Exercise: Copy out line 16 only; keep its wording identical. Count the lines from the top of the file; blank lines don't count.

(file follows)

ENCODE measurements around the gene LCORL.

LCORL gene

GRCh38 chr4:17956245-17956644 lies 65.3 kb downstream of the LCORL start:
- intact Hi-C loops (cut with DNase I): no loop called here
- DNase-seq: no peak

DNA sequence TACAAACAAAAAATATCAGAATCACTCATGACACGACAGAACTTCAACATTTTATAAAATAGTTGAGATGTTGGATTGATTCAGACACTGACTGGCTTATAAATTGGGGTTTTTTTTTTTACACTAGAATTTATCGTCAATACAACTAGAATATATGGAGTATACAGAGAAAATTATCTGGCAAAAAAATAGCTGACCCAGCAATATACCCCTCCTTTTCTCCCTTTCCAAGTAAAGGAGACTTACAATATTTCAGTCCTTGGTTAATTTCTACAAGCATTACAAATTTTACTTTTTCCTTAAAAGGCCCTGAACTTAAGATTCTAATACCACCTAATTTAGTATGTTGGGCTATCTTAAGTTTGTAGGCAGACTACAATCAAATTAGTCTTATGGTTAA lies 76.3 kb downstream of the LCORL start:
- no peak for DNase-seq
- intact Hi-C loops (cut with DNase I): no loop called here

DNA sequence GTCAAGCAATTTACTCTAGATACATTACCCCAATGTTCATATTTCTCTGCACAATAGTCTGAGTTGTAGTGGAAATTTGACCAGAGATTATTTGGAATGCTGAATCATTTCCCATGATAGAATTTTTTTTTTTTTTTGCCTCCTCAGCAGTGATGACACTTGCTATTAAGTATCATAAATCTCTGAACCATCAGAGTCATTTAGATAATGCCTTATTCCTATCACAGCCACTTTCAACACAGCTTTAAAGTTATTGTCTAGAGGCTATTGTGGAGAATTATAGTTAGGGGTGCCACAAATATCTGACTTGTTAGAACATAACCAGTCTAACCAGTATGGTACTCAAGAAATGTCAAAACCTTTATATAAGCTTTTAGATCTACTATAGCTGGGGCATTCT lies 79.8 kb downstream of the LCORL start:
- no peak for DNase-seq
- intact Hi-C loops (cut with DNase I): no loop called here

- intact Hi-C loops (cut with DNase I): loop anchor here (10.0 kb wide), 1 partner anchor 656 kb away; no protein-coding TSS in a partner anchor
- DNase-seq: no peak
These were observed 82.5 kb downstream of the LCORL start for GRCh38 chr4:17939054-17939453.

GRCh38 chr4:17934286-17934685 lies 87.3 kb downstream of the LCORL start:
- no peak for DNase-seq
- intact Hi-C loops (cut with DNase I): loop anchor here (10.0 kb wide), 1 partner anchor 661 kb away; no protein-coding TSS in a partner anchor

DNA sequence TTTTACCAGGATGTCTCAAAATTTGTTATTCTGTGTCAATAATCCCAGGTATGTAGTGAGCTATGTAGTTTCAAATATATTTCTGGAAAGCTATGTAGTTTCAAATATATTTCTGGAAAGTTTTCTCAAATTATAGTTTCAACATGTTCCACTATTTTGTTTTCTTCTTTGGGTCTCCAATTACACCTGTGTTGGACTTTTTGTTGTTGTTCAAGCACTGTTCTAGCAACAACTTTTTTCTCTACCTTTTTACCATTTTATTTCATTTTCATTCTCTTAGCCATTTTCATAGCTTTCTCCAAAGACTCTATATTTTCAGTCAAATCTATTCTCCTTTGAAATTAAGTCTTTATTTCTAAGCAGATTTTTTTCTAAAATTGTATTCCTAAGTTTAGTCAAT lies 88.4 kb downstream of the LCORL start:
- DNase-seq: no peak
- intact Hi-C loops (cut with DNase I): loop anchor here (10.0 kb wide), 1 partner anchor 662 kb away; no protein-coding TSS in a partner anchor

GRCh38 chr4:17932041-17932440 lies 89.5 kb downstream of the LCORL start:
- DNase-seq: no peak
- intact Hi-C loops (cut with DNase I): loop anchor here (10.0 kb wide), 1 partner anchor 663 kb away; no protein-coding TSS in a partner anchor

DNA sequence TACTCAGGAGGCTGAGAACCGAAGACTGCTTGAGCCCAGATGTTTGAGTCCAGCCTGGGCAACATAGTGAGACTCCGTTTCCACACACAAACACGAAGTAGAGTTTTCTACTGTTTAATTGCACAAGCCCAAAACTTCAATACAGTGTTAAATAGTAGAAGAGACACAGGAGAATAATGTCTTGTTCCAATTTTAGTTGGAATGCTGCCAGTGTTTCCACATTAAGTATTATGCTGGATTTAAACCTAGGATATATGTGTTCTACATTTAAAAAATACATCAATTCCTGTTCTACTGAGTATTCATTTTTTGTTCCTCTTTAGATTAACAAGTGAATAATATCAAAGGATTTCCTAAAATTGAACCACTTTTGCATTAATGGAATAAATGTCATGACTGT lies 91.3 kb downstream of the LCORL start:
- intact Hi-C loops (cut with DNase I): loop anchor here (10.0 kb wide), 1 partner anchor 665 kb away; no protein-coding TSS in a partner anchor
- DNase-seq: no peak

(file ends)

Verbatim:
- no peak for DNase-seq